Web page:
This happened to me about fifteen years ago after fishing for several years with Captain Bruce Chard of Big Pine Key, Florida. With Chardy’s playful enthusiasm he told me it’s the ultimate fishing and that the fish itself is extremely elusive and magnificent to see close-up. He said, the whole object was to drop a crab fly with in three feet of a tailing permit and don’t move it! If he rejects it and moves on, ya might get another shot. He warned me to be prepared for failure even though we could be doing everything right.
Permit mainly eat crustaceans such as crabs and shrimp. My first encounter with permit was in 1990 while wading off Money Key using a crab fly I tied using blue rubber bands for legs. Suddenly I noticed two permit about a rod length away, made a roll cast and was able to watch their reaction. They moved on the fly every time I twitched it but never ate. Another time, I staked my Maverick skiff on a tarpon run in a few feet of water and dropped a bow anchor for positioning. Within seconds a few permit raced up to the puff of sediment made by the anchor to see if it contained a meal. They didn’t seem threatened by boats in that popular Oceanside spot.
In my later observations of Florida permit, I’ve seen them behave differently in the depths, versus the flats. I think it’s mainly because of bull sharks that like to eat them. I’ve almost hand fed crab parts to permit we were chumming-up over a freshwater spring 65 miles out in the Gulf of Mexico! They came right up with their rubbery white lips begging for more.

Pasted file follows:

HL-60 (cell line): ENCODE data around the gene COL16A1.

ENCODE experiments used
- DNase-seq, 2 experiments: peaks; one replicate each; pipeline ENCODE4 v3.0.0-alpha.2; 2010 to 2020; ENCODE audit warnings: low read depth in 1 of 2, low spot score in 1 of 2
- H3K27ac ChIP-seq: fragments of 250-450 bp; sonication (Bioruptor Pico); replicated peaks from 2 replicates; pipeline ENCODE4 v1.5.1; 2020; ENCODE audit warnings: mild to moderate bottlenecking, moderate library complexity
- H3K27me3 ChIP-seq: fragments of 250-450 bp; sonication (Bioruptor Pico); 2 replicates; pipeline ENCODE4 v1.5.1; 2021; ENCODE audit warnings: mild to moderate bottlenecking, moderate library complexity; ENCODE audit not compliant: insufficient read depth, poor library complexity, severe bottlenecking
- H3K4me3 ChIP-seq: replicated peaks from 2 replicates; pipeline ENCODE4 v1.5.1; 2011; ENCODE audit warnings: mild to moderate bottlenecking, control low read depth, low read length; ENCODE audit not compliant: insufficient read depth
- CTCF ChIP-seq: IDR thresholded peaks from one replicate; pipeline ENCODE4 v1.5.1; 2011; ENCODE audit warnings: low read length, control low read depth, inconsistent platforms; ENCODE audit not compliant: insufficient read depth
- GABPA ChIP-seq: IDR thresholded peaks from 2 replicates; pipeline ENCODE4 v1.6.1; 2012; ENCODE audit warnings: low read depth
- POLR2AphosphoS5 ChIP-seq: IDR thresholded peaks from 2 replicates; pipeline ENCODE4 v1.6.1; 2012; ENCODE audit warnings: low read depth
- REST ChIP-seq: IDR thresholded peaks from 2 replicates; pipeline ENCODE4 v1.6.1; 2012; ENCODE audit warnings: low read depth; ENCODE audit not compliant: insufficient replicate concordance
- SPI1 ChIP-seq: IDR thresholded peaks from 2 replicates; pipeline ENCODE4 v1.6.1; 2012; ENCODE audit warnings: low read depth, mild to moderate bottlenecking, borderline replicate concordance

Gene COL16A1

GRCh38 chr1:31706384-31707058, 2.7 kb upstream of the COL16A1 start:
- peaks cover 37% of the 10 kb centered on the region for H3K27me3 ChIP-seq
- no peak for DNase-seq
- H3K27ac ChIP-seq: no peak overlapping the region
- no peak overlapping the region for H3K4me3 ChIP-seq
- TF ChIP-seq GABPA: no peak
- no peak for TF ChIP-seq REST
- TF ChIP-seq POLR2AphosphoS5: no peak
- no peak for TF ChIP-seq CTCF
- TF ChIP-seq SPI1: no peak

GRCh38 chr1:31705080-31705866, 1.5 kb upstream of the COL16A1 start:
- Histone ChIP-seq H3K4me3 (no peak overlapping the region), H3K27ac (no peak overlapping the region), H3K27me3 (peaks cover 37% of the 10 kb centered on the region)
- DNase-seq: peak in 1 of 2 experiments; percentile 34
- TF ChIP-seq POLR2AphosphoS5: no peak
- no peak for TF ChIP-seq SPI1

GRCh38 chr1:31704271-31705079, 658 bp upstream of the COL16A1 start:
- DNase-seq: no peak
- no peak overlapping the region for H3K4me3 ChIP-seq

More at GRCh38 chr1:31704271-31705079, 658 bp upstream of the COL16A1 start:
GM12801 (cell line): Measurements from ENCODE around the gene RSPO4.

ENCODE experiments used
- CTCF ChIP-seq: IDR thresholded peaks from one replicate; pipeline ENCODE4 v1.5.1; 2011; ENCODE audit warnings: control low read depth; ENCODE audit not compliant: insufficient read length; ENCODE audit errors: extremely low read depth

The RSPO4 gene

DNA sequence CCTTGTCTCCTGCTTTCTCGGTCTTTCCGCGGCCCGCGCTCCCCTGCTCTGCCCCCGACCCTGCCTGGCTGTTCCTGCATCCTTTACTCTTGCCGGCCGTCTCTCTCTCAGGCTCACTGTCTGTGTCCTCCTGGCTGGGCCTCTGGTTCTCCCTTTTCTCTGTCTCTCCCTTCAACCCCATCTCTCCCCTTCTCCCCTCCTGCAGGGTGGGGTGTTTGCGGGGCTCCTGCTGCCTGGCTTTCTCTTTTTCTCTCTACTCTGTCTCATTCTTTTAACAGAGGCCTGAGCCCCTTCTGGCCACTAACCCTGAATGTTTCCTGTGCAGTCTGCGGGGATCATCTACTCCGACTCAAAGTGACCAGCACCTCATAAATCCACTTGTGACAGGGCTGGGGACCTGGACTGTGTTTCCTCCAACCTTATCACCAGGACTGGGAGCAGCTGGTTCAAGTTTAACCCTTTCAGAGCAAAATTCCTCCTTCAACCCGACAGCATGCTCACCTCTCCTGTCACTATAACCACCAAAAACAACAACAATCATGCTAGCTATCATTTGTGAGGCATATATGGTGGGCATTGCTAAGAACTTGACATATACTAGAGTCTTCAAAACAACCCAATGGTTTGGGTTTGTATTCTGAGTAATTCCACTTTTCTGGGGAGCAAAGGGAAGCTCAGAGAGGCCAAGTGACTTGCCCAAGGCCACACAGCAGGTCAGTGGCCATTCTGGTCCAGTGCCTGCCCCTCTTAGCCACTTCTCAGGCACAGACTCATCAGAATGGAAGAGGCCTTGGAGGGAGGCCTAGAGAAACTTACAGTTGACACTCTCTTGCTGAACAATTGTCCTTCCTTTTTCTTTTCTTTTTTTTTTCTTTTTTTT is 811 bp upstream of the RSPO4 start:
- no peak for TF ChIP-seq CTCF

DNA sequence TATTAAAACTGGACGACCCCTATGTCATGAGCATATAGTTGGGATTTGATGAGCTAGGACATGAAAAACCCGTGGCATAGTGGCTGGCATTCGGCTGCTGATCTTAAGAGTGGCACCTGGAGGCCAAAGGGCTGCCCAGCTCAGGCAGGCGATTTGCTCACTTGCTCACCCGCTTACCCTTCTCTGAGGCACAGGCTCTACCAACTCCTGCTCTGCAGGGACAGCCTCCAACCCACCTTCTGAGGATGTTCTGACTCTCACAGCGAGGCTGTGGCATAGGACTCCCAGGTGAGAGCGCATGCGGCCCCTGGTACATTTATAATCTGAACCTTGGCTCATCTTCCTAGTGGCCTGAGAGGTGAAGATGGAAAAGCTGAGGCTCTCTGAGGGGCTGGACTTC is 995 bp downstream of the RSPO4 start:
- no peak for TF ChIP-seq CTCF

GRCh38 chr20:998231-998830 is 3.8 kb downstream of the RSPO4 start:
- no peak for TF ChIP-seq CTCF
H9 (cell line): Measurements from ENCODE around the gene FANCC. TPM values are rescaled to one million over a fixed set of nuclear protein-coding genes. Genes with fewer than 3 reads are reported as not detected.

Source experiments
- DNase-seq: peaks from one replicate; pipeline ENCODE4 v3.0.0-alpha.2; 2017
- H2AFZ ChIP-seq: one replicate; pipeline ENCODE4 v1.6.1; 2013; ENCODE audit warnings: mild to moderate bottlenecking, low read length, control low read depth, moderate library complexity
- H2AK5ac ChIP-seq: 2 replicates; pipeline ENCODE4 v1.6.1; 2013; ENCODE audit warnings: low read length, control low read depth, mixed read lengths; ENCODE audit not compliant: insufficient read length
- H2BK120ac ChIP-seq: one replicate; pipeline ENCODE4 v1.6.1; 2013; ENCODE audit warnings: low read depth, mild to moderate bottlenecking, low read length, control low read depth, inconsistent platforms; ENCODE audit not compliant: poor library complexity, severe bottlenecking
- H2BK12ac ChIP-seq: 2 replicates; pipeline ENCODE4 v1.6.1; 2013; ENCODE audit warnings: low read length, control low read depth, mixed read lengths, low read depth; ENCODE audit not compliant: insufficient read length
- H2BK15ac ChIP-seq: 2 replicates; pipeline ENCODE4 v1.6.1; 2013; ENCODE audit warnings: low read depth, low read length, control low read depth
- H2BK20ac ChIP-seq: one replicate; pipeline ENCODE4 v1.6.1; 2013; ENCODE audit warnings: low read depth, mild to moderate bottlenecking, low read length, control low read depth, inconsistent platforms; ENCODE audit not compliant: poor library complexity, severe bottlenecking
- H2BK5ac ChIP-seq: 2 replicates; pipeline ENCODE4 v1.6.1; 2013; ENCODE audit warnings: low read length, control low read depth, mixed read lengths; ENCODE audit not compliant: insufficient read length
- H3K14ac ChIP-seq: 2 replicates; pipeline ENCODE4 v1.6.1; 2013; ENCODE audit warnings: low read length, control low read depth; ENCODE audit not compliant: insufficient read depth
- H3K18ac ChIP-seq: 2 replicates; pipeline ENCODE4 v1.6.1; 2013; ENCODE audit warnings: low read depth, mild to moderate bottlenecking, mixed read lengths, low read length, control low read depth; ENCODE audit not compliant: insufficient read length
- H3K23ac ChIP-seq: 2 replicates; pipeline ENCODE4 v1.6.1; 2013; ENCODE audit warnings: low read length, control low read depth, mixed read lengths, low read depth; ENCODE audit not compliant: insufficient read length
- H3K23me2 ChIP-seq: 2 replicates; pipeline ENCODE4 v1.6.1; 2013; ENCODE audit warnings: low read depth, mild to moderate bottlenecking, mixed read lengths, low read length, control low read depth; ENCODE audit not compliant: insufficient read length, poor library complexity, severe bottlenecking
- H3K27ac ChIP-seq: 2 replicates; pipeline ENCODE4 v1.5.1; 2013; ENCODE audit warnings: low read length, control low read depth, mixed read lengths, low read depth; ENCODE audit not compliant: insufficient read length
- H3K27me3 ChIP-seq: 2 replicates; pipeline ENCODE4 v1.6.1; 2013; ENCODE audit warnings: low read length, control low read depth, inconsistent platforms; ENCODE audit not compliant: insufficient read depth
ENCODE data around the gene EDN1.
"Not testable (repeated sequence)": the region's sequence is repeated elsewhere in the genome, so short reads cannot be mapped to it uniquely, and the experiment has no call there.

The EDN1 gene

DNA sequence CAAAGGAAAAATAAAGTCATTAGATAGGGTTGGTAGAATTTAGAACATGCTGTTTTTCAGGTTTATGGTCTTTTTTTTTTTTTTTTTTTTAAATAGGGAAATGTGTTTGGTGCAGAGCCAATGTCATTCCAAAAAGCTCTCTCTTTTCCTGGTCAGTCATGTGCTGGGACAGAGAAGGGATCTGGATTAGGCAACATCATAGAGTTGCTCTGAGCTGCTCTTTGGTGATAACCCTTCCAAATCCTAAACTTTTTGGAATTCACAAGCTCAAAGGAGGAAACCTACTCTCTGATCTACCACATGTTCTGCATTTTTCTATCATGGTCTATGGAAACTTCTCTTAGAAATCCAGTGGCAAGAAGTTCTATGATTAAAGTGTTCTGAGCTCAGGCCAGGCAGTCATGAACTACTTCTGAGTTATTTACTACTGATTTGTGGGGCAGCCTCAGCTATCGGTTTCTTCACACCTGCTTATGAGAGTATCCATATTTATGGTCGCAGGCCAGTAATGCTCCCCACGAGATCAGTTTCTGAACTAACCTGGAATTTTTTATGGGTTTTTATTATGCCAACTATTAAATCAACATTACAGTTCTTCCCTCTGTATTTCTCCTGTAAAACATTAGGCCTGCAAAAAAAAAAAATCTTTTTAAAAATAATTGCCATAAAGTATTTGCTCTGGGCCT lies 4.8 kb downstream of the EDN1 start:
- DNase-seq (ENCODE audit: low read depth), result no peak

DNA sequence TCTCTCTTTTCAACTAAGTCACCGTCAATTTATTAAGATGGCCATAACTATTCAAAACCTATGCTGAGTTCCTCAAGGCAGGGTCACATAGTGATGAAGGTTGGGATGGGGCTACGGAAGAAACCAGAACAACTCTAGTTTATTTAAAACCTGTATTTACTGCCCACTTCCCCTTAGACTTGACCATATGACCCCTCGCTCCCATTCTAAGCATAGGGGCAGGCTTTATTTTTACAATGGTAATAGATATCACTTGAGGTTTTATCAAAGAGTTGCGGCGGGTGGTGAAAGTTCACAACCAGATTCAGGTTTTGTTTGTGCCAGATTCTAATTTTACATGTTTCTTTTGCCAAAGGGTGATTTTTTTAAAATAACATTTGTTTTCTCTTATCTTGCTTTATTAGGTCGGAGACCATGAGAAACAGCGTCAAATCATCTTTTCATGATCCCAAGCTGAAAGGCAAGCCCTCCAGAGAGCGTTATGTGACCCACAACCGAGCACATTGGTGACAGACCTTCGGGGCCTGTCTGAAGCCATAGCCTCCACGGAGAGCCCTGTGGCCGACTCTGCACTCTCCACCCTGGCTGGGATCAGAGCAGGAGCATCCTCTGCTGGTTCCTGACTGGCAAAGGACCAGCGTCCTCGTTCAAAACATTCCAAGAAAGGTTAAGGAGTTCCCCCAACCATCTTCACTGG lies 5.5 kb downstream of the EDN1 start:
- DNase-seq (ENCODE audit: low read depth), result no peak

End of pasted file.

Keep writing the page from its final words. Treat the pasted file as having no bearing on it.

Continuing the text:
On the flats, they don’t lose their cool. To the permit, everything that makes a splash or movement could be a shark and they take off in underwater flight when they detect danger! Their skin is mirror-like and will seem invisible by reflecting the color and patterns of the bottom they swim over. You could be poling along concentrating on spotting fish and one will explode right next to the boat in two feet of water! Here’s how my journey to permit enlightenment on the flats happened.
Bruce told me he would share his world of permit with me and it existed on the Marquesas Keys, 32nm west of Key West. (Not to be confused with the one in French Polynesia.) The islands themselves are uninhabited and part of the Key West National Wildlife Refuge.
After launching at Garrison Bight in the glow before dawn, we motored around an island and a docked cruise ship, crossed the main channel and headed west toward our destination. Most of the trip was through shallow water in the lee of small islands and shoals except for the last leg across Boca Grande Channel, which is about 10nm to cross and can be quite choppy. Bruce’s favorite skiff was a sixteen-foot Dolphin Super Skiff. It was very quite poling, yet could take the waves on the big crossing without soaking us on most days. We’ve made about twenty five trips their together. You can usually spot the trees on the Marquesas on a clear morning about ten nautical miles out.
I was overwhelmed with the sight of the Marquesas Keys, wild and unspoiled compared to the middle and upper Keys; no radar balloons, airports or Home Depots or buildings. It’s illegal to even step on the fragile islands. You might see a couple of skiffs and an occasional sponge boat. I’ve heard stories of illegal landings of Cuban refugees.
The Marquesas is shaped like a horseshoe with an interior flat averaging 3 feet deep, called Mooney Harbor. Most of the more extensive flats vary and uncover at low tide. When you enter this world you can see why it’s worth the trip. Nesting birds like Man O War are everywhere on the palm tree covered islands. On most days the only fish you see are permit and rays!